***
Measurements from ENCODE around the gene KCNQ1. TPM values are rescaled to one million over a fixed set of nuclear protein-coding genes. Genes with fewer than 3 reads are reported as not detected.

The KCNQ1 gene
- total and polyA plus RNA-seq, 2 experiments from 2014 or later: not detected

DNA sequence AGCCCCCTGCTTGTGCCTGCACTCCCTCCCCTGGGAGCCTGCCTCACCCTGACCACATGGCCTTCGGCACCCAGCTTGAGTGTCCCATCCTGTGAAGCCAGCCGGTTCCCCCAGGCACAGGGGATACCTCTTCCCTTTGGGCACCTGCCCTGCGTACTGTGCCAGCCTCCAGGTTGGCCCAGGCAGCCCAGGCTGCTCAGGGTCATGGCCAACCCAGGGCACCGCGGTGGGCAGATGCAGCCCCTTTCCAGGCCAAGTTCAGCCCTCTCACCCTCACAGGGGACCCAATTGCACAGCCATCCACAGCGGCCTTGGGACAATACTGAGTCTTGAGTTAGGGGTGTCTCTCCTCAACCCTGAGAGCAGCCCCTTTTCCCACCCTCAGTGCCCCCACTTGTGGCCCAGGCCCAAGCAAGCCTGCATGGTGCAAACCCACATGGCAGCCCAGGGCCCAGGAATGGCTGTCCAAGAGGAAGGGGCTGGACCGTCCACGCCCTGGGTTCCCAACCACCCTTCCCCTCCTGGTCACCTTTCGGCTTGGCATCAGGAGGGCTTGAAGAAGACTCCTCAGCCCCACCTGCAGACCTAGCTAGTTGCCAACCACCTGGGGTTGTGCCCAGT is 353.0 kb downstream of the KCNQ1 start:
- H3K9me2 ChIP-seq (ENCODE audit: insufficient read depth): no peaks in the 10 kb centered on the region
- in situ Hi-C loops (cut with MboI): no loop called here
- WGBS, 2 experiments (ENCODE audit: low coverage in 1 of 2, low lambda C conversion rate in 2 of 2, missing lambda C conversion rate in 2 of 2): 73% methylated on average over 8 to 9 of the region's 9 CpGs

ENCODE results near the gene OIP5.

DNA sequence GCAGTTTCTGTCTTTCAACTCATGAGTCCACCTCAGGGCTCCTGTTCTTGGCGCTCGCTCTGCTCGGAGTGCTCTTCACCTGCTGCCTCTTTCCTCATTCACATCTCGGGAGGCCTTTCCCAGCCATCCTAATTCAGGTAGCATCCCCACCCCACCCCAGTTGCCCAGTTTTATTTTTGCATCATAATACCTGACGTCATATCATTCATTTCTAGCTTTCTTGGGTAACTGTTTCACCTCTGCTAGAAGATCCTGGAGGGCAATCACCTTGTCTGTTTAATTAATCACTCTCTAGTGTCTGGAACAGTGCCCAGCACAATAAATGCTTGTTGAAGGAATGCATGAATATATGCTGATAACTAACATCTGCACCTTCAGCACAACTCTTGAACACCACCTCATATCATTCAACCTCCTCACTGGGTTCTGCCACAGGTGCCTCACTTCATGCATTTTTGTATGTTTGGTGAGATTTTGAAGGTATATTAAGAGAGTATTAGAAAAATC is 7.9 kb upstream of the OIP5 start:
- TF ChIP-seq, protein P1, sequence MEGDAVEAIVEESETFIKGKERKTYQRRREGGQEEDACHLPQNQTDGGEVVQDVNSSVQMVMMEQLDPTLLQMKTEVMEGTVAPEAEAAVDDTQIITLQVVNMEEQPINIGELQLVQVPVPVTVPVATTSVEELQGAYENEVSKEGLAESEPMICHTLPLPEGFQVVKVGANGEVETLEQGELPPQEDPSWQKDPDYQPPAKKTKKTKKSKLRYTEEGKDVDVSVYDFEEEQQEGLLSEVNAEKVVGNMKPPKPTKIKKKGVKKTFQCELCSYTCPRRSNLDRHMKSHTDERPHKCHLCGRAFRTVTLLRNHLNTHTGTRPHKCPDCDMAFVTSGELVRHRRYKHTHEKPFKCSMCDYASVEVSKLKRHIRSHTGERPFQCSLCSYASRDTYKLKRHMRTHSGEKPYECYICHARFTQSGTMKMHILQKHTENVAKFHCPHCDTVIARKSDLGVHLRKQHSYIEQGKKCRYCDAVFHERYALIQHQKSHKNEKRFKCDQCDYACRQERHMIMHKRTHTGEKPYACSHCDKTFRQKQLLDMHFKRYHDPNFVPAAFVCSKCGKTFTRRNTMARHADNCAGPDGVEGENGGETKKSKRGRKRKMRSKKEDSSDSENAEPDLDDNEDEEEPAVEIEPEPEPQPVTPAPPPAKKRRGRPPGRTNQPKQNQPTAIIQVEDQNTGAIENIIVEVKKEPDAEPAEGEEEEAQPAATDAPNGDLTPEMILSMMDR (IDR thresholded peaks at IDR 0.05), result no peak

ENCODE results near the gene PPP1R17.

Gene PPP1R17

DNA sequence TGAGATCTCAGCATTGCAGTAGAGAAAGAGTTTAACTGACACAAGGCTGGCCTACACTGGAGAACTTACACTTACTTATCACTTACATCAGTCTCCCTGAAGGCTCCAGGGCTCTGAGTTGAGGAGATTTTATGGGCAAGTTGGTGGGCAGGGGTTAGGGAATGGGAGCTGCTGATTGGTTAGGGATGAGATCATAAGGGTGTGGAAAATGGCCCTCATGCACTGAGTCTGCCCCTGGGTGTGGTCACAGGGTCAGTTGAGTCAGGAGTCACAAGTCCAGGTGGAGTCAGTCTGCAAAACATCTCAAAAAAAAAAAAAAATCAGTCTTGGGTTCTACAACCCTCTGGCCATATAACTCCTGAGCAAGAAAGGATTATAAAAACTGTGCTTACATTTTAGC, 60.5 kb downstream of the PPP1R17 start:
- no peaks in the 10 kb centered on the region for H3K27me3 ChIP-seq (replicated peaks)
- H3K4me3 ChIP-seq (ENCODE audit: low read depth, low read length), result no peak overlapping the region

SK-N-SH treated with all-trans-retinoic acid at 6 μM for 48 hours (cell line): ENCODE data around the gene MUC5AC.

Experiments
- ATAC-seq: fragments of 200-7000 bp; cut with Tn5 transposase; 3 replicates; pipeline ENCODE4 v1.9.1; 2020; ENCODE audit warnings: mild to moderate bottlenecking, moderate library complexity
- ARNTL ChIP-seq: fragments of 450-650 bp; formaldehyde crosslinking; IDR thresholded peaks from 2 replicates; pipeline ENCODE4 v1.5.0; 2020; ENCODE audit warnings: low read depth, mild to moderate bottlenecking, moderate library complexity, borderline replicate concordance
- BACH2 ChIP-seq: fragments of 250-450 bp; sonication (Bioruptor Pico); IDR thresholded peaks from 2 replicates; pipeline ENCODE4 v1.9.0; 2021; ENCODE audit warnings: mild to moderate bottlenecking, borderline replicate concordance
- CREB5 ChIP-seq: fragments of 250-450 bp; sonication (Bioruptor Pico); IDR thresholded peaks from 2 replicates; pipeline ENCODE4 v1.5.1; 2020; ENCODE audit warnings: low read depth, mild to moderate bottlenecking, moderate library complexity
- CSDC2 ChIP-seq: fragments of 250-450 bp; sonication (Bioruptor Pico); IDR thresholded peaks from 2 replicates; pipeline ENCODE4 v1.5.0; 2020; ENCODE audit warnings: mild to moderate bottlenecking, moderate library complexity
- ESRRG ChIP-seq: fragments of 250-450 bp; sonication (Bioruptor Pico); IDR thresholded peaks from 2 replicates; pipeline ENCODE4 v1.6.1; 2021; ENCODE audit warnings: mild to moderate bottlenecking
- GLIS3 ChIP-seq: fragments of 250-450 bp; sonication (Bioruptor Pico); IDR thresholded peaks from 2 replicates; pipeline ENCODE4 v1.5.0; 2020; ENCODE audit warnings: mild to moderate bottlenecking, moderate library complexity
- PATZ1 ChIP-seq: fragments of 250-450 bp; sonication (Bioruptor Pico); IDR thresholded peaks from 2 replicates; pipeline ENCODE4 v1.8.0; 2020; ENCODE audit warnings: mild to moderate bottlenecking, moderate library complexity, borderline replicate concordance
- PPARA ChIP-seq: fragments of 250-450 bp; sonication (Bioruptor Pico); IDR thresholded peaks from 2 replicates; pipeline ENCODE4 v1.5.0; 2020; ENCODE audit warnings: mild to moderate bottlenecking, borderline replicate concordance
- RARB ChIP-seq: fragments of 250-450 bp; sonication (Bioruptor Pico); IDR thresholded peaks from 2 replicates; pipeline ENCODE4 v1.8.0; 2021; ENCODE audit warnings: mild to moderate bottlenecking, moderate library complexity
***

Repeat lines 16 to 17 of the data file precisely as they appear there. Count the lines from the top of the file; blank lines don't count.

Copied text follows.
SK-N-SH treated with all-trans-retinoic acid at 6 μM for 48 hours (cell line): ENCODE data around the gene MUC5AC.

Experiments